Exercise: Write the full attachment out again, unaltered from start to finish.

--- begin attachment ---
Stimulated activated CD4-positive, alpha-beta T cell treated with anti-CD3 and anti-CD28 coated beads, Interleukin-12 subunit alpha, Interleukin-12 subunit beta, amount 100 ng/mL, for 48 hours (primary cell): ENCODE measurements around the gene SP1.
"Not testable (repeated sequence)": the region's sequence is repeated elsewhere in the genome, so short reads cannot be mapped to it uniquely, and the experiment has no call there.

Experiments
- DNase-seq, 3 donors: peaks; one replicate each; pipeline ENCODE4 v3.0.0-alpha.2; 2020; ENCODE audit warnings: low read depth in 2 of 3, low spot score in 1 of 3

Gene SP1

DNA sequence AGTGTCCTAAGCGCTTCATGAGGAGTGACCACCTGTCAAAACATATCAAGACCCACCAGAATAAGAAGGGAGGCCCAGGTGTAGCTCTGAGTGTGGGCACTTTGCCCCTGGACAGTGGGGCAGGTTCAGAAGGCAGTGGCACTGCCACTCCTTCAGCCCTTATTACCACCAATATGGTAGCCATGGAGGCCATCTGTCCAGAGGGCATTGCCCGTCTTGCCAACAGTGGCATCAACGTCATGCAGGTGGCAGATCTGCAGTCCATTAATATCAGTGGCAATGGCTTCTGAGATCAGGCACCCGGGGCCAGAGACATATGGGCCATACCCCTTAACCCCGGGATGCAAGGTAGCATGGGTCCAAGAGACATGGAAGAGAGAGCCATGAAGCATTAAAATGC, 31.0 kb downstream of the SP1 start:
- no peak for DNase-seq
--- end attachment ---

Stimulated activated CD4-positive, alpha-beta T cell treated with anti-CD3 and anti-CD28 coated beads, Interleukin-12 subunit alpha, Interleukin-12 subunit beta, amount 100 ng/mL, for 48 hours (primary cell): ENCODE measurements around the gene SP1.
"Not testable (repeated sequence)": the region's sequence is repeated elsewhere in the genome, so short reads cannot be mapped to it uniquely, and the experiment has no call there.

Experiments
- DNase-seq, 3 donors: peaks; one replicate each; pipeline ENCODE4 v3.0.0-alpha.2; 2020; ENCODE audit warnings: low read depth in 2 of 3, low spot score in 1 of 3

Gene SP1

DNA sequence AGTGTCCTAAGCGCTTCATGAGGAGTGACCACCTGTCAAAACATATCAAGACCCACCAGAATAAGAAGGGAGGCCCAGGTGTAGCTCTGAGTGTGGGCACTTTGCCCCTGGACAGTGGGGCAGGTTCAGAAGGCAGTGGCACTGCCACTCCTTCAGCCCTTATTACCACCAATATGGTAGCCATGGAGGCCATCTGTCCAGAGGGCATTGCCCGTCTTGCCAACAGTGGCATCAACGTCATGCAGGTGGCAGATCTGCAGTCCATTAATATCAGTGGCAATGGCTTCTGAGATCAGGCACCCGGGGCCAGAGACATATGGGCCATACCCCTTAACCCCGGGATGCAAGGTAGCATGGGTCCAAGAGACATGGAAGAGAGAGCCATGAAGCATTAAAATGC, 31.0 kb downstream of the SP1 start:
- no peak for DNase-seq